Tuesday, March 18, 2014

Where There's A Will



A friend sent a link to this article, discussing willpower and why it's so difficult. This section struck a familiar chord: 

...There’s a part of you who is looking to the long-term and thinking about certain goals, and then another part of you that has a completely different agenda and wants to maximize current pleasure and minimize current stress, pain and discomfort. The things that require willpower pit those competing selves against each other. Willpower is the ability to align yourself with the brain system that is thinking about long-term goals — that is thinking about big values rather than short-term needs or desires. 
The reason that so many things can trigger that kind of conflict is because that’s the essence of human nature. Modern cognitive neuroscientists see this as the fundamental structure of the human brain — that there are competing systems that think about the world differently and that respond to challenges differently. I think of it as: the immediate self versus the future self. We need both systems for survival.  But a lot of our modern challenges really tempt us to be in the mind-state of immediate gratification, or escaping immediate discomfort. It can be quite a challenge to access the part of you who is willing to take that big picture and tolerate temporary discomfort...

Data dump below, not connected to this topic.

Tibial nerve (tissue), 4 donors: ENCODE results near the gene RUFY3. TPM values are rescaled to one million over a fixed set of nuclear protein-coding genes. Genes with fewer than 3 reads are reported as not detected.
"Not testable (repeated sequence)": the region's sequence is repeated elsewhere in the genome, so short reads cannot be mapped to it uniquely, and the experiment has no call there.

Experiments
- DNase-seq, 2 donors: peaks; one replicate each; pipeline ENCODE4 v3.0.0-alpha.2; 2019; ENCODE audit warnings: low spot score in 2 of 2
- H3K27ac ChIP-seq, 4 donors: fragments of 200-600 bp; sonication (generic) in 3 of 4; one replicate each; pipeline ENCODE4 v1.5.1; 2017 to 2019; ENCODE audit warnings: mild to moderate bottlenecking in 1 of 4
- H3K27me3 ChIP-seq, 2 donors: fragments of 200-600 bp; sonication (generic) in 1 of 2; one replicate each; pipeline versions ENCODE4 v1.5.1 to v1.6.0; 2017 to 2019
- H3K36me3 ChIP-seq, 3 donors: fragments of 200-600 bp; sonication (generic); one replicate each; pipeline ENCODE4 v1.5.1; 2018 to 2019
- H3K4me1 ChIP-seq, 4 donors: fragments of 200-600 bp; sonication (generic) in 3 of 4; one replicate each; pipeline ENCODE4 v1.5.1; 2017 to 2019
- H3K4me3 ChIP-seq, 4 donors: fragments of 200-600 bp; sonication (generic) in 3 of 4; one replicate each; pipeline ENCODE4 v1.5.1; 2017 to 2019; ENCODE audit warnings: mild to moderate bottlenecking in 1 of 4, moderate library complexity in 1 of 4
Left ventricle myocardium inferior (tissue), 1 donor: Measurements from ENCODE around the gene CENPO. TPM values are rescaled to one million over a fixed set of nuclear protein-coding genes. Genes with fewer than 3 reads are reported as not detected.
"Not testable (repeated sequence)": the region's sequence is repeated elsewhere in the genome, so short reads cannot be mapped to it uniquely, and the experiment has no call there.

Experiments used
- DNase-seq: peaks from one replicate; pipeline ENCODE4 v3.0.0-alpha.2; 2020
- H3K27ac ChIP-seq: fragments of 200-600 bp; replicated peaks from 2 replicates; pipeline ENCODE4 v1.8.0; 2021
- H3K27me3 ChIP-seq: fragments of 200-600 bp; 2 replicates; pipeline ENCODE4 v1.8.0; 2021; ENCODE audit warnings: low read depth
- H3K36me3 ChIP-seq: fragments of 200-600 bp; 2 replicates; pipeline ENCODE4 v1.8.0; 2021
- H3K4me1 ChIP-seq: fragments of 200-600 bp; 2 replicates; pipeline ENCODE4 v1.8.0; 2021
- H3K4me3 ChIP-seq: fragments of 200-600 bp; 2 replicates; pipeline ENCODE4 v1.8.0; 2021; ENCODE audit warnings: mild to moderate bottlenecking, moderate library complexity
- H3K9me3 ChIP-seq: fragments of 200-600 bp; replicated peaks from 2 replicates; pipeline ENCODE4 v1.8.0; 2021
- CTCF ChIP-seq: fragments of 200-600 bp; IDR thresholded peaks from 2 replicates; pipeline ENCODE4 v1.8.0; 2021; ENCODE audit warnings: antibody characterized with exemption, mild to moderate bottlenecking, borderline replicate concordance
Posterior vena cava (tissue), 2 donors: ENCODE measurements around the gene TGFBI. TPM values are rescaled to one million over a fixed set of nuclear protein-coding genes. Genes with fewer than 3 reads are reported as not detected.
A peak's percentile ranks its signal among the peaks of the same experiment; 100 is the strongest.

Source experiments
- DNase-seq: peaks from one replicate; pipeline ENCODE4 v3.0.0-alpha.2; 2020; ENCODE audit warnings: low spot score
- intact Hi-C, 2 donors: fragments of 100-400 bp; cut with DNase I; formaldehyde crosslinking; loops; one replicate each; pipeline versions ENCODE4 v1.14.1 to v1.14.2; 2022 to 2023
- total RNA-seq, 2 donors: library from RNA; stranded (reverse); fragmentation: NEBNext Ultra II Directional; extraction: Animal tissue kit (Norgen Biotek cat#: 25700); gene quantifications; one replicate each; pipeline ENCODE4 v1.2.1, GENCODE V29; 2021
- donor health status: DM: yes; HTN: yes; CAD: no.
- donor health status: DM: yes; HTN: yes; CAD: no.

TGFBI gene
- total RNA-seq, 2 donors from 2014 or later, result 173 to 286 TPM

To me, it describes the current stalemate in our political system between liberals and conservatives. Liberals are the willpower narrative. Conservatives the short-term, immediate gratification screw-the-future side. I've written about the need, at one time in our evolution, to have "shoot first ask question later" brains; and how, in these times, it's not only no longer necessary, but, in fact, a detriment. As we see every day in Congress. Putting the modern equivalent in terms of willpower is an interesting way to look at it.

It seems pretty clear that today's R party, the ones they elect, have zero willpower. They want what they want, for themselves (and for their oligarchical overlords). Now. What we need to survive -- addressing climate change, spending on education, research, health care, infrastructure, reinvigorating the possibilities of "the American dream" -- that stuff requires will power and the ability to think beyond. Not exactly their cup of tea.

Too bad for the rest of us.

[Image source]



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